AIRSPEED AMBASSADOR POST-WAR PIONEER

The Ambassador brought luxury flying to BEA but also gained notoriety, as Stephen Skinner reports.

img_64-1_144.jpg
Dan-Air built up a fleet of nine Ambassadors becoming, after BEA, the largest operator of the type. The first aircraft joined its fleet in 1961 and the type served for ten years.
AirTeamImages.com/ATICollection

Britain planned for peace in some of the bleakest days of World War Two. Designs of how civil aviation could look took shape as early as 1942 when a committee chaired by Lord Brabazon drew up speciflcations for production of post-war airliners.

The British Government had seen the country would be disadvantaged when hostilities ended because aircraft production was concentrated on combat types while the Americans were developing military transports.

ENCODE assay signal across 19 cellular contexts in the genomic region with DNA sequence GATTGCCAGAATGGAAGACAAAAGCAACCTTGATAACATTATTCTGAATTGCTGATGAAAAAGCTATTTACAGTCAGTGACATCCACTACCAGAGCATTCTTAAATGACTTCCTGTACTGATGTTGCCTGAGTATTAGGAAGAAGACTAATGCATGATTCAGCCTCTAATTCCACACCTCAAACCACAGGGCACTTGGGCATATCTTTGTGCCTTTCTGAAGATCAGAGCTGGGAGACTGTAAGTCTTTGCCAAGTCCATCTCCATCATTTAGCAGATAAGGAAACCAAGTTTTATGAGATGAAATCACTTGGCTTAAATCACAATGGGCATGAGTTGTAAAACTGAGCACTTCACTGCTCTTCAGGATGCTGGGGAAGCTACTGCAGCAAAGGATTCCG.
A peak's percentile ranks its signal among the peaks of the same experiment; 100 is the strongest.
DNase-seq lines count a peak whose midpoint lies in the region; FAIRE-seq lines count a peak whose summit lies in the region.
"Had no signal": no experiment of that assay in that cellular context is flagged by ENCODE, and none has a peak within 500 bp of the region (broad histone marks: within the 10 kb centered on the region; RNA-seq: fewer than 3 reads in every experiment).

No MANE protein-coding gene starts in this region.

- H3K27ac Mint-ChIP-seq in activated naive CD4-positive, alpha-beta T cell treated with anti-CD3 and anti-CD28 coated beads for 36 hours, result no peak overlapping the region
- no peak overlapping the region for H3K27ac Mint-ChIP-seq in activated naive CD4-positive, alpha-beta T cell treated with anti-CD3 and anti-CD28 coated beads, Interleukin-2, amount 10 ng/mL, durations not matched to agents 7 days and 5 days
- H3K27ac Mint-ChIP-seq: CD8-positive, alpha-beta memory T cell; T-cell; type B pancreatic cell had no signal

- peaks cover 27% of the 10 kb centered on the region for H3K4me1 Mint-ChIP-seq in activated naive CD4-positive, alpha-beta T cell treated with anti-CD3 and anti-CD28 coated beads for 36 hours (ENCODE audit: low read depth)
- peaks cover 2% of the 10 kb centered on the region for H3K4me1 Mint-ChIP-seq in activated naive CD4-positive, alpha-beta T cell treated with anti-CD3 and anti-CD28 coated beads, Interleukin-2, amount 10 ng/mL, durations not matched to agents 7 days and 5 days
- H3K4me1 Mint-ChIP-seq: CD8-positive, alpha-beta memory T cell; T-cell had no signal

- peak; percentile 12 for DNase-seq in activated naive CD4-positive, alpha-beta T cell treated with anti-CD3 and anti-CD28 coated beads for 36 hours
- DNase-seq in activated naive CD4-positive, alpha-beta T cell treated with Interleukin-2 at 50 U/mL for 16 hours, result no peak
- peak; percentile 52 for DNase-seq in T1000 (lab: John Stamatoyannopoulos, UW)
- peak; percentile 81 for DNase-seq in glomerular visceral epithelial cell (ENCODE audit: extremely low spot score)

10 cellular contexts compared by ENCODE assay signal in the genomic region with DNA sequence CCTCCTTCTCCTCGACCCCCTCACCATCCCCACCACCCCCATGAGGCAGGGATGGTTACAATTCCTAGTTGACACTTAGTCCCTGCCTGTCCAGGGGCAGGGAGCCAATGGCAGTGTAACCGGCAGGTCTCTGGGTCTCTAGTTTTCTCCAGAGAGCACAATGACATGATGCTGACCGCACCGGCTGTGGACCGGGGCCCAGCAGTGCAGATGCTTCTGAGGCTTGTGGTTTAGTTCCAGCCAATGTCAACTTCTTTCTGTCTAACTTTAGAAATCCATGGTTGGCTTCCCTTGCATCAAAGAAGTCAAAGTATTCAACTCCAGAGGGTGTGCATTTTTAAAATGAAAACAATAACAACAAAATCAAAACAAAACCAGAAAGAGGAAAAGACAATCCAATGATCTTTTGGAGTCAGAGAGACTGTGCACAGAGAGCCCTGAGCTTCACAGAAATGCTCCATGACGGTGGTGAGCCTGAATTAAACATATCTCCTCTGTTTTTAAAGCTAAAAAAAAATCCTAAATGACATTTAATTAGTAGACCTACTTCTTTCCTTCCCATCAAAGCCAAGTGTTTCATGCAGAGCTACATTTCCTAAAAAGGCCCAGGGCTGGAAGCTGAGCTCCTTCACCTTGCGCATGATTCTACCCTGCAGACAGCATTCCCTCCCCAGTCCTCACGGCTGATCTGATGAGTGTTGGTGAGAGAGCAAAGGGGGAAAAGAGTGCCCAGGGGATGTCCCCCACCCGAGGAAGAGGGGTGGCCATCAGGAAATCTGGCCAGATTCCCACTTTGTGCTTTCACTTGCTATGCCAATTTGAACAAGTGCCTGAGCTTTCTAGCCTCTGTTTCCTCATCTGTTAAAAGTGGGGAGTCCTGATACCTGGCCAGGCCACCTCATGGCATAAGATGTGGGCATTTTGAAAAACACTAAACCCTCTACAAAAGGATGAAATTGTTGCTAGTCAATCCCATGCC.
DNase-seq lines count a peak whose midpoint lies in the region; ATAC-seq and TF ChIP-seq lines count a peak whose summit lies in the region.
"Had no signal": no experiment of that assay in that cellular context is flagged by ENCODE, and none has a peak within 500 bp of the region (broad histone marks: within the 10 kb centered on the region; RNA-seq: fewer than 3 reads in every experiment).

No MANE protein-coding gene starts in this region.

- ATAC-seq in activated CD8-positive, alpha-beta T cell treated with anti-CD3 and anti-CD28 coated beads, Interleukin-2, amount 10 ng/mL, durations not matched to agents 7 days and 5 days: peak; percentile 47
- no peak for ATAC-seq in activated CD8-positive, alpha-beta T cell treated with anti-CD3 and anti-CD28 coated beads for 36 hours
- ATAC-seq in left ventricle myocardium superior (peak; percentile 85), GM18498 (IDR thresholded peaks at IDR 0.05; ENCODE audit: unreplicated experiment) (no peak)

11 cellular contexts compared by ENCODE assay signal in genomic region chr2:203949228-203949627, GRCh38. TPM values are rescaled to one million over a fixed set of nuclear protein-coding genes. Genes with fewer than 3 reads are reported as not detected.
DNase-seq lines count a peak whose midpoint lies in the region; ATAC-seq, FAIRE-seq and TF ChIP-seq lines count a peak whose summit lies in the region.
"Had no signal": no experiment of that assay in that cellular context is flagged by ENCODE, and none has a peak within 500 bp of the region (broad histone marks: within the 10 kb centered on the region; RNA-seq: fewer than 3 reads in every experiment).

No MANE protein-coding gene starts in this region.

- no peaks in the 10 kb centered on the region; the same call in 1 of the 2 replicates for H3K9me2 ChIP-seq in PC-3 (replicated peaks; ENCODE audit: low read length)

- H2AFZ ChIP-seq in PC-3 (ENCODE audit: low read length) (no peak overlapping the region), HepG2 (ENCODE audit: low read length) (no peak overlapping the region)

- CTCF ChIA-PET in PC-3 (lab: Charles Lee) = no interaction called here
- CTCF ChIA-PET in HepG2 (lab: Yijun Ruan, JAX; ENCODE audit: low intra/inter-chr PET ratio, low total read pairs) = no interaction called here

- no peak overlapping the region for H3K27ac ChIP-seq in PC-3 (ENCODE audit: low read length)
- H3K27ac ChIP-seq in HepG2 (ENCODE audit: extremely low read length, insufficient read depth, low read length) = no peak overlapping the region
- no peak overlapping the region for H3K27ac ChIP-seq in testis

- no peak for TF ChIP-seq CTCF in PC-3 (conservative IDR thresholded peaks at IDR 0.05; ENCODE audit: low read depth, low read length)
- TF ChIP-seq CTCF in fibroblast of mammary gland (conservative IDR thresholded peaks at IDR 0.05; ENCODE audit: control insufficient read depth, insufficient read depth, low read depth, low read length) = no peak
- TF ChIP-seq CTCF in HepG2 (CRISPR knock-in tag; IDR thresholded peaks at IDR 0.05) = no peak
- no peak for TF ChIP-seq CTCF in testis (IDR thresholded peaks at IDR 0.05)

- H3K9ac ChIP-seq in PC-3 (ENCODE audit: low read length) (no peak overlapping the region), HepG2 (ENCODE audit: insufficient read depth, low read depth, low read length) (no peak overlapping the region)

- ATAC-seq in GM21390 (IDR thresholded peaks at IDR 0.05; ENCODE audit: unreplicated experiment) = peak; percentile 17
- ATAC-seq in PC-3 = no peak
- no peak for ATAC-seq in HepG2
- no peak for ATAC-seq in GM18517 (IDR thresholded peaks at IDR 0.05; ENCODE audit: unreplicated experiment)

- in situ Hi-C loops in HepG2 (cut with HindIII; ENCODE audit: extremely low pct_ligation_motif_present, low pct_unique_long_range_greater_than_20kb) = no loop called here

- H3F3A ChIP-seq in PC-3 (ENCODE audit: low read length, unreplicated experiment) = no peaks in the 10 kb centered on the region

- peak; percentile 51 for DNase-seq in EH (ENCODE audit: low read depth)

In what was considered a surprise move, in 1943 the committee chose Airspeed to build a type of aircraft it had identifled as being required, even though the company had little experience in metal structures and overseas markets.

Become a Premium Member to Read More

This is a premium article and requires an active Key.Aero subscription to view.

I’m an existing member, sign me in!

I don’t have a subscription…

Enjoy the following subscriber only benefits:

  • Unlimited access to all KeyAero content
  • Exclusive in-depth articles and analysis, videos, quizzes added daily
  • A fully searchable archive – boasting hundreds of thousands of pieces of quality aviation content
  • Access to read all our leading aviation magazines online - meaning you can enjoy the likes of FlyPast, Aeroplane Monthly, AirForces Monthly, Combat Aircraft, Aviation News, Airports of the World, PC Pilot and Airliner World - as soon as they leave the editor’s desk.
  • Access on any device- anywhere, anytime
  • Choose from our offers below